Story Source:

The above story is based on materials provided by Johns Hopkins University Bloomberg School of Public Health. Note: Materials may be edited for content and length.


Journal Reference:

  1. David H. Jernigan, Samantha Cukier, Craig Ross, Syed Rafay Ahmed, Andrew Stolbach. Alcohol Brand Use and Injury in the Emergency Department: A Pilot Study. Substance Use & Misuse, 2013; 130801054703002 DOI: 10.3109/10826084.2013.817430

Cite This Page:

Johns Hopkins University Bloomberg School of Public Health. "Pilot study finds ER patients drinking high-octane beer." ScienceDaily. ScienceDaily, 14 August 2013. <www.sciencedaily.com/releases/2013/08/130814125035.htm>.
Johns Hopkins University Bloomberg School of Public Health. (2013, August 14). Pilot study finds ER patients drinking high-octane beer. ScienceDaily. Retrieved August 22, 2014 from www.sciencedaily.com/releases/2013/08/130814125035.htm
Johns Hopkins University Bloomberg School of Public Health. "Pilot study finds ER patients drinking high-octane beer." ScienceDaily. www.sciencedaily.com/releases/2013/08/130814125035.htm (accessed August 22, 2014).

Share This




More Health & Medicine News

Friday, August 22, 2014

Featured Research

from universities, journals, and other organizations


Featured Videos

from AP, Reuters, AFP, and other news services

Drug Used To Treat 'Ebola's Cousin' Shows Promise

Drug Used To Treat 'Ebola's Cousin' Shows Promise

Newsy (Aug. 21, 2014) An experimental drug used to treat Marburg virus in rhesus monkeys could give new insight into a similar treatment for Ebola. Video provided by Newsy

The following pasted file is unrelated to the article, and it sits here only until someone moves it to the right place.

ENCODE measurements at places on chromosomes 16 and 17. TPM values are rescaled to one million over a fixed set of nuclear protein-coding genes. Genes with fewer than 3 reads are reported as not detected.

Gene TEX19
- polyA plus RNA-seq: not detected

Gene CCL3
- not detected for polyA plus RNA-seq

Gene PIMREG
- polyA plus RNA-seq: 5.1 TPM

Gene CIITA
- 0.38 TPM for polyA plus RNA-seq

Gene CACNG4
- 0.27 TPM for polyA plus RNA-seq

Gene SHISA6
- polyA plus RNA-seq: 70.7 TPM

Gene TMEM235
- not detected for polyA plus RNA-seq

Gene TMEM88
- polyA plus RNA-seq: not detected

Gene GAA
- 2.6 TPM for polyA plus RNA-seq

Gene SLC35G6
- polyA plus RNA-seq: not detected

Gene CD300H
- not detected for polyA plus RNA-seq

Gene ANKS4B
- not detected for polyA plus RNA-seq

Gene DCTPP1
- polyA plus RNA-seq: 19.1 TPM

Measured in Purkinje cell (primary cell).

Powered by NewsLook.com
Cadavers, a Teen, and a Medical School Dream

Cadavers, a Teen, and a Medical School Dream

AP (Aug. 21, 2014) Contains graphic content. He's only 17. But Johntrell Bowles has wanted to be a doctor from a young age, despite the odds against him. He was recently the youngest participant in a cadaver program at the Indiana University NW medical school. (Aug. 21) Video provided by AP
Powered by NewsLook.com
American Ebola Patients Released: What Cured Them?

American Ebola Patients Released: What Cured Them?

Newsy (Aug. 21, 2014) It's unclear whether the American Ebola patients' recoveries can be attributed to an experimental drug or early detection and good medical care. Video provided by Newsy
Powered by NewsLook.com
Lost Brain Cells To Blame For Sleep Problems Among Seniors

Lost Brain Cells To Blame For Sleep Problems Among Seniors

Newsy (Aug. 21, 2014) According to a new study, elderly people might have trouble sleeping because of the loss of a certain group of neurons in the brain. Video provided by Newsy
Powered by NewsLook.com

Search ScienceDaily

Number of stories in archives: 140,361

Find with keyword(s):
Enter a keyword or phrase to search ScienceDaily for related topics and research stories.

Save/Print:
Share:

Breaking News:
from the past week

In Other News

... from NewsDaily.com

Science News

Health News

Environment News

Technology News



Save/Print:
Share:

Free Subscriptions


Get the latest science news with ScienceDaily's free email newsletters, updated daily and weekly. Or view hourly updated newsfeeds in your RSS reader:

Get Social & Mobile


Keep up to date with the latest news from ScienceDaily via social networks and mobile apps:

Have Feedback?


Tell us what you think of ScienceDaily -- we welcome both positive and negative comments. Have any problems using the site? Questions?
Mobile: iPhone Android Web
Follow: Facebook Twitter Google+
Subscribe: RSS Feeds Email Newsletters
Latest Headlines Health & Medicine Mind & Brain Space & Time Matter & Energy Computers & Math Plants & Animals Earth & Climate Fossils & Ruins